Messages and Escapism in Fiction

Via File 770, I came across this blog post from Puppy T.L. Knighton: “Why I no longer Care”

In this post, Tom posits that he doesn’t want to read message fiction, and wants to read purely for escapism.

I read for fun. If I want to challenge myself, I read non-fiction. I’m a damn political writer. I challenge myself daily. I read fiction for fun, and it’s not your place to suggest I challenge myself in what I do for pleasure. It’s not anyone’s place.

And that’s your place, Tom. It’s not Wrongfun at all. Its not even really limiting, since there is so much out there TO read. You could make your fiction diet entirely
composed of Popcorn Fiction and never come close to running out. That’s your business. Godspeed.

Don’t be fooled, though, to think that the Puppies are entirely escapism fiction. Some of it is (c.f. Larry Correia), and some of it (c.f. John C Wright) most certainly is not. And guess what? That’s true of non-Puppies as well! Try reading Leviathan Wakes, for example, if you don’t think non-Puppies can write fiction with a large dose of tasty escapism.

I’ve been one of those trying to argue that message fiction was a bad idea. I still think it is. But now, I just don’t care what those folks do.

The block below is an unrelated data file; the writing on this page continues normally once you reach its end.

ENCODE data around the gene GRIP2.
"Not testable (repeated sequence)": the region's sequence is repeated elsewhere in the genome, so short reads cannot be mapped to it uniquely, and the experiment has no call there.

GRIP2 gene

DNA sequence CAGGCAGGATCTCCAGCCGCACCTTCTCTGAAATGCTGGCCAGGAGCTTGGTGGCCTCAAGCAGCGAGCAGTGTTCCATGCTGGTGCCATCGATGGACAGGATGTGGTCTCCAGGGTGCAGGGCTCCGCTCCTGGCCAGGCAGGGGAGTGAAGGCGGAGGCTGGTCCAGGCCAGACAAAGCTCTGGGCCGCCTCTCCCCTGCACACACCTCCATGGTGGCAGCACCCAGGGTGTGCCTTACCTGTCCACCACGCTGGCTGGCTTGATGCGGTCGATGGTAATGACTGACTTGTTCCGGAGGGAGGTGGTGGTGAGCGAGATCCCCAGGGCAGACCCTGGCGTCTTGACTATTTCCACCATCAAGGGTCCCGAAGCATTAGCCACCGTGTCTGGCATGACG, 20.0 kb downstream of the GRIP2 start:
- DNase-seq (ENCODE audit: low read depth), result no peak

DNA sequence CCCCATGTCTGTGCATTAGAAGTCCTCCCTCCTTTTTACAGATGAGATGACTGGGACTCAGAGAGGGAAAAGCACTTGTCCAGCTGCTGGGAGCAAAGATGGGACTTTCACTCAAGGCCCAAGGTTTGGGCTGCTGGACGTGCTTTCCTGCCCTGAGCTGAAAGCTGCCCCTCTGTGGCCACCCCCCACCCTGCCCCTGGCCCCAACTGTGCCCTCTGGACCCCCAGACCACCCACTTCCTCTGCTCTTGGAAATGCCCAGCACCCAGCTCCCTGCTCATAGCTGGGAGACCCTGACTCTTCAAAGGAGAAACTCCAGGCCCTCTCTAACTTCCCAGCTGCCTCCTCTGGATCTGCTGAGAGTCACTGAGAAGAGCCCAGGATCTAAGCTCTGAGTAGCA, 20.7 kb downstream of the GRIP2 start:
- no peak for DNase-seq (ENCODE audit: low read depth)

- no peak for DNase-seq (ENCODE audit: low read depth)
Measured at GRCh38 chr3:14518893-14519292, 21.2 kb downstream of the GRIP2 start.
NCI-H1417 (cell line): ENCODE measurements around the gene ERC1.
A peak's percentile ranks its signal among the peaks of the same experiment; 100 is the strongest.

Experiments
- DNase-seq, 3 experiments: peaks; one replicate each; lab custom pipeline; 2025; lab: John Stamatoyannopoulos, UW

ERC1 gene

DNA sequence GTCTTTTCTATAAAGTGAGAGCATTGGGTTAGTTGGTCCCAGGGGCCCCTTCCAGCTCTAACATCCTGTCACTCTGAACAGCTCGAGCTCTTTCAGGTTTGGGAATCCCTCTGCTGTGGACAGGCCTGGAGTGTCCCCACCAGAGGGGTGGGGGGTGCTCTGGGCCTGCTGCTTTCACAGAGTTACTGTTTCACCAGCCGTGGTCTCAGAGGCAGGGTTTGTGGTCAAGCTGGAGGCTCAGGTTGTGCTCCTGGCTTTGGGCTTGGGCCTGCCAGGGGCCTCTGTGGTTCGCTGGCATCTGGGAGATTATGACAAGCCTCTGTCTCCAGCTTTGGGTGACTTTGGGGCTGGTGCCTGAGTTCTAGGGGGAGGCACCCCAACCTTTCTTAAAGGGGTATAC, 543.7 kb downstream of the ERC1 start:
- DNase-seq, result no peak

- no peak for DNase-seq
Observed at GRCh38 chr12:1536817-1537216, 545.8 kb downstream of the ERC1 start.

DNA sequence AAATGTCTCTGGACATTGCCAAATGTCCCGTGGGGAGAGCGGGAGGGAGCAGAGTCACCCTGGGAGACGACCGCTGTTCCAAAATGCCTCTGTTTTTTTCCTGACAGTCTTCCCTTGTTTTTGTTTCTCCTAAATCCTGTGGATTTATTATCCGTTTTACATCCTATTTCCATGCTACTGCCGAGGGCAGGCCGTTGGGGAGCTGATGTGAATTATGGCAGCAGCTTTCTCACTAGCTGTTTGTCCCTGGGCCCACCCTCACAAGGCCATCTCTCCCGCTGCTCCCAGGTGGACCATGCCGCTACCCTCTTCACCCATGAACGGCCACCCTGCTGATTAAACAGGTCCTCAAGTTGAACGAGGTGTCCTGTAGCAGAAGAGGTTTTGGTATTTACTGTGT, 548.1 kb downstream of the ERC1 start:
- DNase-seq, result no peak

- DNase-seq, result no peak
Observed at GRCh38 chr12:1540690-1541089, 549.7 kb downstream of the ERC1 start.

I believe in free markets, and I think the market will slap some of these publishers hard. They’ll either learn from it, or not. Either way, new publishers will rise. Baen can’t publish everything, after all.

My point here, Mr. Knighton, is this: Every piece of fiction, even Popcorn Fiction, has messages in it, explicit or implicit. The puppies definition of message fiction, as far as I have ever been able to make out, is “fiction with messages that I don’t like”.

Let me illustrate two possible scenarios of a classic scenario and show you the messages within

1. Aliens secretly exist in the world all around us. The US government knows about this, and has an agency tasked with keeping tabs on them. The protagonist is recruited into this organization. There are comments dropped here how the public is not ready to know about the aliens.

2. Aliens secretly exist in the world all around us. A private organization knows about this, and manages their existence and keeps that from the US Government as well as the general public. The protagonist is recruited into this organization. There are comments dropped here and there about the fecklessness of the government and how the public is not ready to know about the aliens.

Fiction #1’s message is:The Government is not incompetent, and the public needs to be managed.
Fiction #2’s message is: The Government can’t be trusted AND the public needs to be managed.

Both are message fiction. I suspect that scenario #2, for a spectrum of the Puppies, is Not a message or seen as such, since it agrees with their politics.